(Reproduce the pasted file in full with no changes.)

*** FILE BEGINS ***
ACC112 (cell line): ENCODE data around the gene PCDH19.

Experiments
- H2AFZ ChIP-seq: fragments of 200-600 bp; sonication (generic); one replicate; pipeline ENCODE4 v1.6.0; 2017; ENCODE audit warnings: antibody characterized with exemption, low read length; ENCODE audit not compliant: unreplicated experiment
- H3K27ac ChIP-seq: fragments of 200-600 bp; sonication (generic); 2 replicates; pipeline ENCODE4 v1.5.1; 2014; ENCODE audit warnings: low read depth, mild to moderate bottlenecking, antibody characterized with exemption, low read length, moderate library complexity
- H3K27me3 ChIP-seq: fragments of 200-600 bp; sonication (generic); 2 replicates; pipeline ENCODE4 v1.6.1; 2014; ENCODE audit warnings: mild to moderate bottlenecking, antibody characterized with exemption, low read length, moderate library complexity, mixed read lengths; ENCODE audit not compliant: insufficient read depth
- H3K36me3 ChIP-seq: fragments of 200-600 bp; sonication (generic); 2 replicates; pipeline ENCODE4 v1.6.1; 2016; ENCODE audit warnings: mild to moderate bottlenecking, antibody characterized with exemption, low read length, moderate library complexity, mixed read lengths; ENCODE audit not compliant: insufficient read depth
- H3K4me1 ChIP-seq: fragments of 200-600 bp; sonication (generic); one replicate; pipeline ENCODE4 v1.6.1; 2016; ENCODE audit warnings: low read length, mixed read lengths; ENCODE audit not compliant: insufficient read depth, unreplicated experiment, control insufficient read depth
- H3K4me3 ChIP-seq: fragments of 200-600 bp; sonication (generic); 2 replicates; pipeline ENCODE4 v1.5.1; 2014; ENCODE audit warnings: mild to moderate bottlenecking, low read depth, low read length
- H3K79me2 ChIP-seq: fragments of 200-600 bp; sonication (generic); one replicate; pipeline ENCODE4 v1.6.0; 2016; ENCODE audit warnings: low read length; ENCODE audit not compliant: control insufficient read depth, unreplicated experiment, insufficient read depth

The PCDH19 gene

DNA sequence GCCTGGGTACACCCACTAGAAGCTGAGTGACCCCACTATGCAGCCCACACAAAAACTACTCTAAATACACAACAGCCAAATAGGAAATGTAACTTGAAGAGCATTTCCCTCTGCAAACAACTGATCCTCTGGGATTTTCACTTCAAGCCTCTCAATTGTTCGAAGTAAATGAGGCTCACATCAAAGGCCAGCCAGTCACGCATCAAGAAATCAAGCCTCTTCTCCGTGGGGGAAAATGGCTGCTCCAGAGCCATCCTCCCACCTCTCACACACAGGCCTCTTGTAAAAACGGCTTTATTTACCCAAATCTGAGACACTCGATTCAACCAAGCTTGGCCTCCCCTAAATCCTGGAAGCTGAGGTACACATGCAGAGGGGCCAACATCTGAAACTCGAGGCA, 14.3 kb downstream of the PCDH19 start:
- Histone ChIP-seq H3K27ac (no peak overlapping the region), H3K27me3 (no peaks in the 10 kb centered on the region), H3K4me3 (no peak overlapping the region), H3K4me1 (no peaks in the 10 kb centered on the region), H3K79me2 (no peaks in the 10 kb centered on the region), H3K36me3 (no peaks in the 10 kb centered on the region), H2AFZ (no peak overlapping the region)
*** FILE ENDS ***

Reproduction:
ACC112 (cell line): ENCODE data around the gene PCDH19.

Experiments
- H2AFZ ChIP-seq: fragments of 200-600 bp; sonication (generic); one replicate; pipeline ENCODE4 v1.6.0; 2017; ENCODE audit warnings: antibody characterized with exemption, low read length; ENCODE audit not compliant: unreplicated experiment
- H3K27ac ChIP-seq: fragments of 200-600 bp; sonication (generic); 2 replicates; pipeline ENCODE4 v1.5.1; 2014; ENCODE audit warnings: low read depth, mild to moderate bottlenecking, antibody characterized with exemption, low read length, moderate library complexity
- H3K27me3 ChIP-seq: fragments of 200-600 bp; sonication (generic); 2 replicates; pipeline ENCODE4 v1.6.1; 2014; ENCODE audit warnings: mild to moderate bottlenecking, antibody characterized with exemption, low read length, moderate library complexity, mixed read lengths; ENCODE audit not compliant: insufficient read depth
- H3K36me3 ChIP-seq: fragments of 200-600 bp; sonication (generic); 2 replicates; pipeline ENCODE4 v1.6.1; 2016; ENCODE audit warnings: mild to moderate bottlenecking, antibody characterized with exemption, low read length, moderate library complexity, mixed read lengths; ENCODE audit not compliant: insufficient read depth
- H3K4me1 ChIP-seq: fragments of 200-600 bp; sonication (generic); one replicate; pipeline ENCODE4 v1.6.1; 2016; ENCODE audit warnings: low read length, mixed read lengths; ENCODE audit not compliant: insufficient read depth, unreplicated experiment, control insufficient read depth
- H3K4me3 ChIP-seq: fragments of 200-600 bp; sonication (generic); 2 replicates; pipeline ENCODE4 v1.5.1; 2014; ENCODE audit warnings: mild to moderate bottlenecking, low read depth, low read length
- H3K79me2 ChIP-seq: fragments of 200-600 bp; sonication (generic); one replicate; pipeline ENCODE4 v1.6.0; 2016; ENCODE audit warnings: low read length; ENCODE audit not compliant: control insufficient read depth, unreplicated experiment, insufficient read depth

The PCDH19 gene

DNA sequence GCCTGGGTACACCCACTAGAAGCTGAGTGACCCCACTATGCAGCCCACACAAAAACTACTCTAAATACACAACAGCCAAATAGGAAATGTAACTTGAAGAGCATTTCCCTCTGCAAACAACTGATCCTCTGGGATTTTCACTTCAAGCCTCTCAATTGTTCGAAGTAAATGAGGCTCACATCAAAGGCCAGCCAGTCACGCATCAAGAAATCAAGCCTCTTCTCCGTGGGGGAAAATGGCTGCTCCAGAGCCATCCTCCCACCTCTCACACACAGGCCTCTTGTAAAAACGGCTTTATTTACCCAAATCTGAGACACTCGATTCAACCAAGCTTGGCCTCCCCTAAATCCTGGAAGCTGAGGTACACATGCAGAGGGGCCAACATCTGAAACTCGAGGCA, 14.3 kb downstream of the PCDH19 start:
- Histone ChIP-seq H3K27ac (no peak overlapping the region), H3K27me3 (no peaks in the 10 kb centered on the region), H3K4me3 (no peak overlapping the region), H3K4me1 (no peaks in the 10 kb centered on the region), H3K79me2 (no peaks in the 10 kb centered on the region), H3K36me3 (no peaks in the 10 kb centered on the region), H2AFZ (no peak overlapping the region)